According to foreign employees, there are a lot of good things about Finnish working life – low hierarchies, easily approachable supervisors, work-life balance, and the bond of trust between employers and employees. Difficulties are caused by residence permit procedures, lack of information about working life, and a language barrier. For many people, the trade union movement remains remote.
According to a recent study, foreign employees view Finland in a positive light. The attractiveness factors that affected the interviewees’ decision to move to the country were, among others, high-quality education, clean nature, good public services and democracy.
Those with families regarded Finland as a good country for their children’s future. The interviewees had either a positive or neutral attitude to the trade union movement, but they know little about it even after moving to Finland. About half of those who were interviewed were members of their sector’s trade union, and some were actives. Some had turned to the trade union in problematic situations and received advice and support, but one member of the YTK Unemployment Fund was disappointed in the lack of advisory services. When it comes to workplaces, the trade union movement was visible mainly in the health care sector.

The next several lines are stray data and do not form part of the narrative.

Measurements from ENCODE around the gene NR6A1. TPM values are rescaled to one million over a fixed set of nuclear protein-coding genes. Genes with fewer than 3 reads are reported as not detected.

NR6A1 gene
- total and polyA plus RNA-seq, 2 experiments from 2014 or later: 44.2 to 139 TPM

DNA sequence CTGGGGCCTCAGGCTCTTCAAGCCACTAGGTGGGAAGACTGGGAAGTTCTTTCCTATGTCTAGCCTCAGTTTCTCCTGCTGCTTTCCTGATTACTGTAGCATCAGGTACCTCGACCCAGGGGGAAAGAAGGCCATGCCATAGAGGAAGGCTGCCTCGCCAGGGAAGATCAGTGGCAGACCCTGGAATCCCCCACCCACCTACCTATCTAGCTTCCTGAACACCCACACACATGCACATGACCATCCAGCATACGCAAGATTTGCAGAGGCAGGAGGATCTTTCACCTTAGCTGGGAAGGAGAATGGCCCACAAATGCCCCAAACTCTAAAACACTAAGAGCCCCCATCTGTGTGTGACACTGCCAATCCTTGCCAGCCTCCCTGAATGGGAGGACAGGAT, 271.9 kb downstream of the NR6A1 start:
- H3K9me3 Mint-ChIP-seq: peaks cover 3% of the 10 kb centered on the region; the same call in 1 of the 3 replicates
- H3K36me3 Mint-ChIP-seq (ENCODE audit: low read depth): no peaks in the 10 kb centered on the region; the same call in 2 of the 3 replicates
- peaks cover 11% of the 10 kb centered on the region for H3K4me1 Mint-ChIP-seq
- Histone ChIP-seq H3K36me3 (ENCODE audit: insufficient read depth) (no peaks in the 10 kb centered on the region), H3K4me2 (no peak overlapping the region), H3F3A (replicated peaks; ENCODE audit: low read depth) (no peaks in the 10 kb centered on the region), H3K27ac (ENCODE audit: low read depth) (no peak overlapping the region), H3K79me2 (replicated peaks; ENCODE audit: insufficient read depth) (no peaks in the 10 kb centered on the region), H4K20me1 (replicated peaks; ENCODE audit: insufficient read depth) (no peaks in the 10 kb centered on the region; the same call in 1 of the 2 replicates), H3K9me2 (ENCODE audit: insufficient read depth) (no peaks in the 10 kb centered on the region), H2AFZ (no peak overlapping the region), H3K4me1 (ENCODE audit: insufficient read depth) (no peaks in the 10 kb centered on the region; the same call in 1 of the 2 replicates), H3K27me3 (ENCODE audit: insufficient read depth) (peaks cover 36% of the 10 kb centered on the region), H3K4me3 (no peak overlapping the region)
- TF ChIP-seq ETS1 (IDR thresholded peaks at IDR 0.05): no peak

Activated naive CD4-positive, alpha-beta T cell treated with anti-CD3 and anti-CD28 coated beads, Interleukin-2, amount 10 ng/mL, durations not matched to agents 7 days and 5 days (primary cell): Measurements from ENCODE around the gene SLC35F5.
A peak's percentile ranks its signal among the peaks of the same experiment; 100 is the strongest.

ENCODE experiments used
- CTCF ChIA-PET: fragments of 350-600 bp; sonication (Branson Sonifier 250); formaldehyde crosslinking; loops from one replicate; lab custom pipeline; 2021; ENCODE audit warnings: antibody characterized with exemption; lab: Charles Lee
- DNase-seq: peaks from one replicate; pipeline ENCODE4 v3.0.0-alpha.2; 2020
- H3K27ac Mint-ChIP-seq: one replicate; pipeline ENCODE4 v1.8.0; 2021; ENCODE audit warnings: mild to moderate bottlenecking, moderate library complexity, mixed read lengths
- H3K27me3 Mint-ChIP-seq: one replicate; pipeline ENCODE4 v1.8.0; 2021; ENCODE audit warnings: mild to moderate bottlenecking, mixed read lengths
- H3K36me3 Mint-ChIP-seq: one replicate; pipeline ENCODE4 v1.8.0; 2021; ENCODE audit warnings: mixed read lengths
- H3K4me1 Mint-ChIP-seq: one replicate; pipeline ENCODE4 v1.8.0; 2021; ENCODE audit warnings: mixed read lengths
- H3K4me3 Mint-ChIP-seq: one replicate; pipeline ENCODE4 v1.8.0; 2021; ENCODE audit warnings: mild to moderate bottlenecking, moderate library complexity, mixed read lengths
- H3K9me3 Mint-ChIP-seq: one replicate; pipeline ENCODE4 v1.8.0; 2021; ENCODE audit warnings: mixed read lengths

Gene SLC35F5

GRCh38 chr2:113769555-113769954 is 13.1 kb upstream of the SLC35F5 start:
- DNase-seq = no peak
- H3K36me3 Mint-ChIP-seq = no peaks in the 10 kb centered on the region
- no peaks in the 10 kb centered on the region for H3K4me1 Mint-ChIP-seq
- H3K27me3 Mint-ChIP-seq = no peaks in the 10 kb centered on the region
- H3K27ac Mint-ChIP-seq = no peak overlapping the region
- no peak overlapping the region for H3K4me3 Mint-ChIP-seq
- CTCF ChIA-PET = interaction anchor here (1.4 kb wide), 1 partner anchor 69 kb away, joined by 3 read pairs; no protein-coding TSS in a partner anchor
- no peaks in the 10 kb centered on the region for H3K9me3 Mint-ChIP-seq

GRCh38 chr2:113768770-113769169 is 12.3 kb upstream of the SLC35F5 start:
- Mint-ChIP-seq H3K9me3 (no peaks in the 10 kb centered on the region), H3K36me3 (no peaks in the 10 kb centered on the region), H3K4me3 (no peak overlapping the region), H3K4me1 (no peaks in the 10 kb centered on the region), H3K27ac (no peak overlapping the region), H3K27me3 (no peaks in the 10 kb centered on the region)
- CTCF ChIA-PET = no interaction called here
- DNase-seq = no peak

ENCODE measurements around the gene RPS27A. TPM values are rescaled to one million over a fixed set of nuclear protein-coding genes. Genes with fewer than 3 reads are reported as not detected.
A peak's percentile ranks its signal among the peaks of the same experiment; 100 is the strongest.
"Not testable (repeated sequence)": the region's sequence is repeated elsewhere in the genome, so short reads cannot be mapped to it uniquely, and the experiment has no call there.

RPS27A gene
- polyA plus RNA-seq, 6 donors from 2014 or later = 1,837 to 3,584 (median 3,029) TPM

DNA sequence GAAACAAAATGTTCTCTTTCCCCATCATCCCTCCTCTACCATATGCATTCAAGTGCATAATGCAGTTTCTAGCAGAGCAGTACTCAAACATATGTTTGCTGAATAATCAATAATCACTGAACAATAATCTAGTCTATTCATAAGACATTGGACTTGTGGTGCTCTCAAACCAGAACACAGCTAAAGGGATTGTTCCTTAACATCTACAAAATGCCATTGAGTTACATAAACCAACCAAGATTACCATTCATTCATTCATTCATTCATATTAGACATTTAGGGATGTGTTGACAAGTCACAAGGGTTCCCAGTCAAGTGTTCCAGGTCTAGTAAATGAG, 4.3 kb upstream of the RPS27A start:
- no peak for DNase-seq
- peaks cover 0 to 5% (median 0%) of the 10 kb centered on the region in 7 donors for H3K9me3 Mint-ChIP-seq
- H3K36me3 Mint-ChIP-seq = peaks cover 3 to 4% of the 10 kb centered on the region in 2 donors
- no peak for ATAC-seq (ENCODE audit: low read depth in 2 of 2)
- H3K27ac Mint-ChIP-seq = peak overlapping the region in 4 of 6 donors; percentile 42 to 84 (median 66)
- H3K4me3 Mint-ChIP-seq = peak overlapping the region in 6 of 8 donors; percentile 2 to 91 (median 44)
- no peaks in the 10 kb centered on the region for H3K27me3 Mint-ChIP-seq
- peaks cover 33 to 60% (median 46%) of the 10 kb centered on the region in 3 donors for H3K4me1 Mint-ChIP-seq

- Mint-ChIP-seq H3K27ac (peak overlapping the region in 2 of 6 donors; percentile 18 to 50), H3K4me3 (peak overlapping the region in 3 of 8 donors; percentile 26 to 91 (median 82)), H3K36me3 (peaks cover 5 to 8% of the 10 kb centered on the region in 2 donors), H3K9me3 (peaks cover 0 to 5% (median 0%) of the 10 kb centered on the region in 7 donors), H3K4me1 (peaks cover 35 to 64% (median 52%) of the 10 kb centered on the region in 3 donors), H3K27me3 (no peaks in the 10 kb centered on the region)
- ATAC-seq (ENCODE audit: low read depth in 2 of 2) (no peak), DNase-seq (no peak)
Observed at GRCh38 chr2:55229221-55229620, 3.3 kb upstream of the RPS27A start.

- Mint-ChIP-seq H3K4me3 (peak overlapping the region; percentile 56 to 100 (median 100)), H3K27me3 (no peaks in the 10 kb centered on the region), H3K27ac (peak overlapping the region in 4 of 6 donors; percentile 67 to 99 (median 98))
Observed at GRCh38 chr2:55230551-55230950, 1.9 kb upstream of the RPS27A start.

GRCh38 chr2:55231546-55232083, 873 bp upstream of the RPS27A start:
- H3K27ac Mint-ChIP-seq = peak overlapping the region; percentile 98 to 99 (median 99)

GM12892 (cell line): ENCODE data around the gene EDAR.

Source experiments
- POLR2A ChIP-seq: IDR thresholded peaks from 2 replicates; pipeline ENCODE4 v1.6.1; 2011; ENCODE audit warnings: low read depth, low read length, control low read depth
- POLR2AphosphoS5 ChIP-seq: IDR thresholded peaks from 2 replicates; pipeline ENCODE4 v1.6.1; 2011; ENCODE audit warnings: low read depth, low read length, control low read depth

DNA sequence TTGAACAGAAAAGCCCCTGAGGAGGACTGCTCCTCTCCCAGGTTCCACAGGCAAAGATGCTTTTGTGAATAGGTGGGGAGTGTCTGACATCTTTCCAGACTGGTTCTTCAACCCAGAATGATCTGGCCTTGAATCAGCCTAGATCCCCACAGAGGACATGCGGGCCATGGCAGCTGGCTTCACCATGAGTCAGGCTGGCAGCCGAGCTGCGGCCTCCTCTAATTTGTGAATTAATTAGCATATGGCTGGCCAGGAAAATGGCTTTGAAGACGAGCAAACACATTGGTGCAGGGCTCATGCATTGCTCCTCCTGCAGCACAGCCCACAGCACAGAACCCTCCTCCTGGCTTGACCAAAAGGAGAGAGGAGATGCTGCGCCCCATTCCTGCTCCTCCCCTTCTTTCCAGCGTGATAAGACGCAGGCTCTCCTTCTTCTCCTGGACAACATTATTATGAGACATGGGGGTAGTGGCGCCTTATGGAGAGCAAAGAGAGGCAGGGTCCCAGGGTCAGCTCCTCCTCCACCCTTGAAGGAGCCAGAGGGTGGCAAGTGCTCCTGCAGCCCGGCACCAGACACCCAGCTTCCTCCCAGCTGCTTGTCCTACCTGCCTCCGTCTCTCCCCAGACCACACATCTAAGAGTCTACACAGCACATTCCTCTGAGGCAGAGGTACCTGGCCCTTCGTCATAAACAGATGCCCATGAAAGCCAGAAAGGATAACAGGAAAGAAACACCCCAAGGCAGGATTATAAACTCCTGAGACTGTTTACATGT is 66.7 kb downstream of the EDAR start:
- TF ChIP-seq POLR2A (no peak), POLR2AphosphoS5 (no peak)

The Trade Union for the Public and Welfare Sectors JHL is financing a recent study where this is shown. Foreigners working in blue-collar occupations within the social welfare and health care sector, service sector, construction sector and agriculture were interviewed for the study. The research material consists of 25 qualitative interviews that were conducted in five languages between December 2022 and April 2023. The material provides information about the experiences people have had in Finland. The study was carried out by E2 Research as part of a research project named Building Finland’s Future (“Tulevaisuuden Suomen tekijät”).